Ghiyasuddin Bahadur Shah
Ghiyasuddin Bahadur Shah sultan of Bengal. He was the son and successor of Sultan Shamsuddin Firuz Shah. During the lifetime of Firuz Shah, three of his sons including Ghiyasuddin Bahadur issued coins with full regal titles concurrently with their father's coins from the Lakhnauti mint. Ghiyasuddin Bahadur issued coins from 710 to 713 AH (1310 to 1313 AD). This concurrent issue of coins though virtually was the association of the princes in administration and sharing of sovereignty by the father with sons, the probable contest for supremacy among his sons over north and west Bengal can in no way be discarded. It seems that Bahadur was ultimately compelled to retreat to eastern Bengal sometime in 1317 AD, established his absolute authority there and began to rule this part of the country quite independently. He continued to issue coins from Sonargaon mint till the death of his father in 1322 AD. Bahadur then seized the throne of Lakhnauti, killed all his brothers except Nasiruddin Ibrahim who managed to escape and remained in hiding. Bahadur assumed the title of Al-Sultan al-Azam Ghiyath al-duniya wal-din Abul Muzaffar Bahadur Shah al-sultan bin al-sultan (The great Sultan, Helper of the world and of the religion, Father of the conqueror, Bahadur Shah the sultan, son of the sultan).
Ghiyasuddin Bahadur Shah, on strategic ground, founded a new fortified city, Qasbah Ghiyaspur, named after him, from where he issued coins in 722 AH (1322 AD). The location of Ghiyaspur has been identified with Enayetpur (still known as Khayaspur to the people of the locality), a village 24 kilometers southwest of the present Mymensingh town. A capable soldier and a politician, Bahadur Shah did not fail to scent the danger from Delhi, and realised that Lakhnauti inspite of its fortifications was not strategically suitable for an effective stand against invaders from the west. From Ghiyaspur it was more convenient to keep an eye on Lakhnauti, Sonargaon and the portion of Sylhet annexed to the sultanat of Bengal by his father.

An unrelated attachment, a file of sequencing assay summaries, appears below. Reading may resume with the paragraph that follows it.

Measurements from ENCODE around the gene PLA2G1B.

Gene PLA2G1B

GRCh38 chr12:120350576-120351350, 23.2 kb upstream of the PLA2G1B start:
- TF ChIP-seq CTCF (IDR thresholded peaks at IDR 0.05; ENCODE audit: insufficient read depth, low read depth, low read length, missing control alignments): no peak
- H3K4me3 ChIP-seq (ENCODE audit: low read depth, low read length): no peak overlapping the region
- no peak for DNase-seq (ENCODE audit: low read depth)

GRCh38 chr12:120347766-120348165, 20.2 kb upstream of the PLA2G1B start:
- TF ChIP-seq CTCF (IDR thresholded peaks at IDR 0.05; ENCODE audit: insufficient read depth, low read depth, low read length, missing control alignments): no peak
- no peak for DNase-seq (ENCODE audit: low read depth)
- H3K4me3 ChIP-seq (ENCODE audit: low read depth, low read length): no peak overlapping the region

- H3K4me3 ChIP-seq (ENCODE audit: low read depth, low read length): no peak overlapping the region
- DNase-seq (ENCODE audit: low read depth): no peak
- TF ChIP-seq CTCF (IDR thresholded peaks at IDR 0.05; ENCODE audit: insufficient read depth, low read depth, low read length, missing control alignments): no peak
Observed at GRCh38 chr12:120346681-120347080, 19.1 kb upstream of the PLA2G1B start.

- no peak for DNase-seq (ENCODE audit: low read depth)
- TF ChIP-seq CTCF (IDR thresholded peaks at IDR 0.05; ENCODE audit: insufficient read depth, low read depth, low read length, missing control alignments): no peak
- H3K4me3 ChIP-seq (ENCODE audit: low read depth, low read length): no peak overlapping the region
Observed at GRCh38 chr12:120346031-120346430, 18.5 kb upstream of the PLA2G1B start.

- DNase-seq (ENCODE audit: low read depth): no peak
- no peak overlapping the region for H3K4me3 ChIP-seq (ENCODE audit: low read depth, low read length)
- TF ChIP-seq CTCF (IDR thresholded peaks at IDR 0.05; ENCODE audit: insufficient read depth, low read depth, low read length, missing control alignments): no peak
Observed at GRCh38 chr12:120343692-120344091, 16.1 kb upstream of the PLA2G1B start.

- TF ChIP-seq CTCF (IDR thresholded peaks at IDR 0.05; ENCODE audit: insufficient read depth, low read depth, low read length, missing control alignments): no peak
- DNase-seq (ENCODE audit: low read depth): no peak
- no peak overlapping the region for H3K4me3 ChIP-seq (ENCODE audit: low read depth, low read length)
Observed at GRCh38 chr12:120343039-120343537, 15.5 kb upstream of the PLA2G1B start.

Ghiyasuddin Bahadur Shah, the absolute master of both Lakhnauti and Sonargaon, within two years of his attaining power in Lakhnauti faced serious imperial aggression. Delhi sultan Ghiyasuddin Tughlaq started on his eastward march in January 1324 with the object of conquering Trihut and Bengal. The imperial army passing through oudh crossed the river Kosi, encamped on that side of the river, and halted there for a month or two. Here Nasiruddin Ibrahim, son of Sultan Firuz Shah, met Sultan Ghiyasuddin Tughlaq along with some dignitaries of Lakhnauti, and appealed for military support to subdue his brother, Bahadur Shah. The emperor ordered for an immediate campaign towards Lakhnauti under the supreme command of his powerful general, Tatar Khan. Tatar Khan with a selected body of troops along with Nasiruddin Ibrahim advanced quickly, and went on until he reached the suburbs of Lakhnauti.
Having intelligence of the approach of imperial army, Bahadur Shah hurried to Lakhnauti and made preparation for war. When the imperial army under Tatar Khan reached the suburbs of Lakhnauti, Bahadur Shah led an army outside the city to give battle.
On the day following, the two armies came abreast of each other touching at a strategic point where Bahadur took his position. It was Bahadur Shah who initiated the encounter muttering to himself: 'This day is like a day of Eid unto me, since I draw my sword against the hosts of Delhi. In such a manner must I ply the sword that the reputation of my swordmanship should spread far and wide. I must earn a name on the day of battle, for the name of a warrior is better known than the warrior himself. He instantly sallied out with his contingent, emerged aggressively from the centre and rushed towards the imperial contingent under Zalchi. Tatar Jashghuri from the right wing hurried to the help of Zalchi and they jointly resisted the attack. Bahadur then fell upon the left wing of the imperial army with such vigour that the troops under Nasiruddin Ibrahim and Shahin Akhur Beg gave way. But the imperialists soon regained their position, and in their turn pressed Bahadur's army so hard that they were thrown into confusion. When Bahadur noticed the tumult in his army he found no alternative feasible but to retreat. When he retraced his steps to some distance, the imperialists fell tumultuously with drawn swords on his army who were now thoroughly confounded. After a short resistance they finally took to flight. They were pursued and many were captured by throwing nooses round their necks from behind.